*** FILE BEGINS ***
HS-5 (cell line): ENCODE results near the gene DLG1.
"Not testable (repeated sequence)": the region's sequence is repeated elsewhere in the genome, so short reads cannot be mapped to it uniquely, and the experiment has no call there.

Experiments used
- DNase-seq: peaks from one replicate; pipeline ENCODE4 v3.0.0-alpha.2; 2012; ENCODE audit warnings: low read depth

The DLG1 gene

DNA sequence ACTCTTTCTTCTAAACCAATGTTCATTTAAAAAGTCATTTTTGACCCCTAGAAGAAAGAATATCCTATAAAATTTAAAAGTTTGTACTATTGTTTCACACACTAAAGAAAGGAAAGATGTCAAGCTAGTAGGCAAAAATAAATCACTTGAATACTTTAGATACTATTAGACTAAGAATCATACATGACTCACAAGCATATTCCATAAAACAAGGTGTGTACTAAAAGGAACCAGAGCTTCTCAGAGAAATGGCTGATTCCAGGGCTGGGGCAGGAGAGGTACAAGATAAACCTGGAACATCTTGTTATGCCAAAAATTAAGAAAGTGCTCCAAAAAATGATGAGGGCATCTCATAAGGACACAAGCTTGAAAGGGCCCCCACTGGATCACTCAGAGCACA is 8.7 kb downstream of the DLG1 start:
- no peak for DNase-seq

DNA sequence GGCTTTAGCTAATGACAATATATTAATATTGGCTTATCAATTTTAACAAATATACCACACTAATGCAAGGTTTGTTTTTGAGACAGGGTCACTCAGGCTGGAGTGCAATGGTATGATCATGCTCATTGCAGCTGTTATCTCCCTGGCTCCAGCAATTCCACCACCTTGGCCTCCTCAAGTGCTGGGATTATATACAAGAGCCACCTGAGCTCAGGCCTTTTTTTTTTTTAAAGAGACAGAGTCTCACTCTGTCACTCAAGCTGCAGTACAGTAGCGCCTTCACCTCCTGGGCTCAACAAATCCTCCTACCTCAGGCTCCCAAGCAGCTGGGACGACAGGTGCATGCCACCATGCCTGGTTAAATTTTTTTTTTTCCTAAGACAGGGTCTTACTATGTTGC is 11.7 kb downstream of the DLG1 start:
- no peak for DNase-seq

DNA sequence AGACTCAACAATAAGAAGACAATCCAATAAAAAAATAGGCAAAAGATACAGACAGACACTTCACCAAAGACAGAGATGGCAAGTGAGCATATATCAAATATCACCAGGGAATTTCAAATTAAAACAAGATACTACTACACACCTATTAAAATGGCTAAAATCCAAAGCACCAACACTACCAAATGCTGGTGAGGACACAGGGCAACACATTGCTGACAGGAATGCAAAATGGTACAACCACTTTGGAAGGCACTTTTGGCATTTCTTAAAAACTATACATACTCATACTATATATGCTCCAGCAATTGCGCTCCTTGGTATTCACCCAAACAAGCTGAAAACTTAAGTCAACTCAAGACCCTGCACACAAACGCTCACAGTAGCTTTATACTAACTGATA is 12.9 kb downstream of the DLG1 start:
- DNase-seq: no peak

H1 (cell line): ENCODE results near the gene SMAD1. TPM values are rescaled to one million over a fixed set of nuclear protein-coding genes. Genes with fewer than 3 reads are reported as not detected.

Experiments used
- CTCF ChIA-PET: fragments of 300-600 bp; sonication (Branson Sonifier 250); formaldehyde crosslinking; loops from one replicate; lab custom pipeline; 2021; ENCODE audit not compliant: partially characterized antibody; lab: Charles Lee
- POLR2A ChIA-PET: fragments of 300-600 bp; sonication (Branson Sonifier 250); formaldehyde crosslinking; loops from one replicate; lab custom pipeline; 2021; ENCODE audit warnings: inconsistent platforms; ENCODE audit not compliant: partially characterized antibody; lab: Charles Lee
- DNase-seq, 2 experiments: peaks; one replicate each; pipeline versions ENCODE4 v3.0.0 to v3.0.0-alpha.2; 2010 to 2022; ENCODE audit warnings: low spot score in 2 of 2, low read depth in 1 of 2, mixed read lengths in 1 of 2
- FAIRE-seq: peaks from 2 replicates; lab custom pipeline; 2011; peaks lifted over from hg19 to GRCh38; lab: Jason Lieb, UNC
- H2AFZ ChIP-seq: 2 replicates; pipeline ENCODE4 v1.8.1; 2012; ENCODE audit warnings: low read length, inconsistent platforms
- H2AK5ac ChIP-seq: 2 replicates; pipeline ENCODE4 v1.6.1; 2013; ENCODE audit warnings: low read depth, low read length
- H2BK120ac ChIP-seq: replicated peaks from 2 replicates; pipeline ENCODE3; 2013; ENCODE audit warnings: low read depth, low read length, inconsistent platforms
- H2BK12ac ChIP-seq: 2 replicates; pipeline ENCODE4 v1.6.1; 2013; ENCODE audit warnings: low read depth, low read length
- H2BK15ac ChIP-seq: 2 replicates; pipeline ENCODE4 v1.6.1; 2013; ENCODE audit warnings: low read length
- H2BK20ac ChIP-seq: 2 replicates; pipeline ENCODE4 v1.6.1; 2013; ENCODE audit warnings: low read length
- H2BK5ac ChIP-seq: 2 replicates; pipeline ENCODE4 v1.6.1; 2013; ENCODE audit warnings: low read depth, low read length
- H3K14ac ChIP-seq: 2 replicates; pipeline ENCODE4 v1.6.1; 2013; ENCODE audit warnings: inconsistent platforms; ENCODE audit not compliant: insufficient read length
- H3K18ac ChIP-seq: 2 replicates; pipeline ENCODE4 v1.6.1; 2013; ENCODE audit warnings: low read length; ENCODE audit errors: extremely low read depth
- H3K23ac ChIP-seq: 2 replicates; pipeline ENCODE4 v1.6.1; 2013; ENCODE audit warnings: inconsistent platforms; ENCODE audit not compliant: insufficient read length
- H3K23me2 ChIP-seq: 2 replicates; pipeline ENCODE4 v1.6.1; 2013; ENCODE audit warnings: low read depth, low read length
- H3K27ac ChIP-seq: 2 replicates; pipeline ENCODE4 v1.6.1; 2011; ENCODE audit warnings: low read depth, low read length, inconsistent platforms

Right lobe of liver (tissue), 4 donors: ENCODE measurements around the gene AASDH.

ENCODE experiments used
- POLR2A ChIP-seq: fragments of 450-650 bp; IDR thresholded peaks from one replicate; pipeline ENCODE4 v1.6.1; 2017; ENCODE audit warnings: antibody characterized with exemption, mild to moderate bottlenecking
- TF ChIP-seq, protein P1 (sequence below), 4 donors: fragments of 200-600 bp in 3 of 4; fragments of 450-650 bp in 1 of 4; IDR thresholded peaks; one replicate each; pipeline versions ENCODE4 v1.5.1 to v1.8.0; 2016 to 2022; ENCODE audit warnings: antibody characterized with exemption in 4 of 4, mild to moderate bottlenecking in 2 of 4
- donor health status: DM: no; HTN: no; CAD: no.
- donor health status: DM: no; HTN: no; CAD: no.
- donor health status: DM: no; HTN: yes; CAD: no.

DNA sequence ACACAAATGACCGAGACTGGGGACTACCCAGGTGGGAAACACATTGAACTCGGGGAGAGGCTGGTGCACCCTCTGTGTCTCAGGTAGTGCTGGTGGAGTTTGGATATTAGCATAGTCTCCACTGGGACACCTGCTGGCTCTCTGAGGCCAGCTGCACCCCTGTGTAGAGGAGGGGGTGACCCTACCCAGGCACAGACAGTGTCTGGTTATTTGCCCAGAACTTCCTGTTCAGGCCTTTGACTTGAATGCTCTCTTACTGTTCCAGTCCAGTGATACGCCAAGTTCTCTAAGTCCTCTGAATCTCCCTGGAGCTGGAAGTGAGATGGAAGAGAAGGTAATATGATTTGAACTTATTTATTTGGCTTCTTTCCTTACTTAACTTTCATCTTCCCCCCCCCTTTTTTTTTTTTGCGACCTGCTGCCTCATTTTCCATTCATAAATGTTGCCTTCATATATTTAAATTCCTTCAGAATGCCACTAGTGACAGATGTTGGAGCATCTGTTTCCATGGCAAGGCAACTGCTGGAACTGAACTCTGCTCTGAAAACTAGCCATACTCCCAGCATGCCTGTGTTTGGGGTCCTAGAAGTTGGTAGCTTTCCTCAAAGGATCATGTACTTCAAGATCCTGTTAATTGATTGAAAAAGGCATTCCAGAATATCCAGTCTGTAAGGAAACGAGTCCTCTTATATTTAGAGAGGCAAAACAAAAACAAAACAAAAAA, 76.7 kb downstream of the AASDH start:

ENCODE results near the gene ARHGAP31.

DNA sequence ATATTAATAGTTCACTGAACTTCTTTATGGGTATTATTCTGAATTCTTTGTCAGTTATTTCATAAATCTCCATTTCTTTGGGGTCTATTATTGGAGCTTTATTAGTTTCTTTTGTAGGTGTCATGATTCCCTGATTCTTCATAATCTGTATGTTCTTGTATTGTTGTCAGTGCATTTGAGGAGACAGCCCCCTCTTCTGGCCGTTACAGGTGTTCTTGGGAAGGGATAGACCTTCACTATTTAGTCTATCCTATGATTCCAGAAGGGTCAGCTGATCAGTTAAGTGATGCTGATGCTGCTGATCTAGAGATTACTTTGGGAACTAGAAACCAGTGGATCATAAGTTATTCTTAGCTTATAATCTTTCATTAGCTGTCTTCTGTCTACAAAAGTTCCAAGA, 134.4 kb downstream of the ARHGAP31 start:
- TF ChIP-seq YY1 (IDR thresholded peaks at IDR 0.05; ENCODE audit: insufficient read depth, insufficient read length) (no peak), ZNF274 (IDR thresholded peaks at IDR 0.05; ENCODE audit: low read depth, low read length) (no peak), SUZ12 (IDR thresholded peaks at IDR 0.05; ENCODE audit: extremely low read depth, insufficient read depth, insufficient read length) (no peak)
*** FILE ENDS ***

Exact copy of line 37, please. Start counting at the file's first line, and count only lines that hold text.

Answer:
DNA sequence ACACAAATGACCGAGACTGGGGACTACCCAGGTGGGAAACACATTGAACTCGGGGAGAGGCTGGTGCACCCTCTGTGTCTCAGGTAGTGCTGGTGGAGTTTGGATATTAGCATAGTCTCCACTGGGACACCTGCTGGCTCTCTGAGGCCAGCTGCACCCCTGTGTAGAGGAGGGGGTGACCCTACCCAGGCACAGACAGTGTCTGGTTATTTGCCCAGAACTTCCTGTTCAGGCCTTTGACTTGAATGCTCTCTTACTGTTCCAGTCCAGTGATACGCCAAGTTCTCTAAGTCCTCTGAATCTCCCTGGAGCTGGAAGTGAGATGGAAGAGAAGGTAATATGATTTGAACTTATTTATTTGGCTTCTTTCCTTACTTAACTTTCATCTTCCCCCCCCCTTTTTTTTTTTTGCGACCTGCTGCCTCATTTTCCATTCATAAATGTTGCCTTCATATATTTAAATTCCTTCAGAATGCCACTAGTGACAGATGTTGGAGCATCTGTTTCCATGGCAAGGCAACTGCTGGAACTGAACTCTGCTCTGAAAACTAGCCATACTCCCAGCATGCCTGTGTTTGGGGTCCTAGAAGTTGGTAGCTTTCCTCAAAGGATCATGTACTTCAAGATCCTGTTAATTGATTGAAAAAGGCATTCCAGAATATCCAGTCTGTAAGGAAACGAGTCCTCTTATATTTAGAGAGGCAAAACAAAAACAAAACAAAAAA, 76.7 kb downstream of the AASDH start: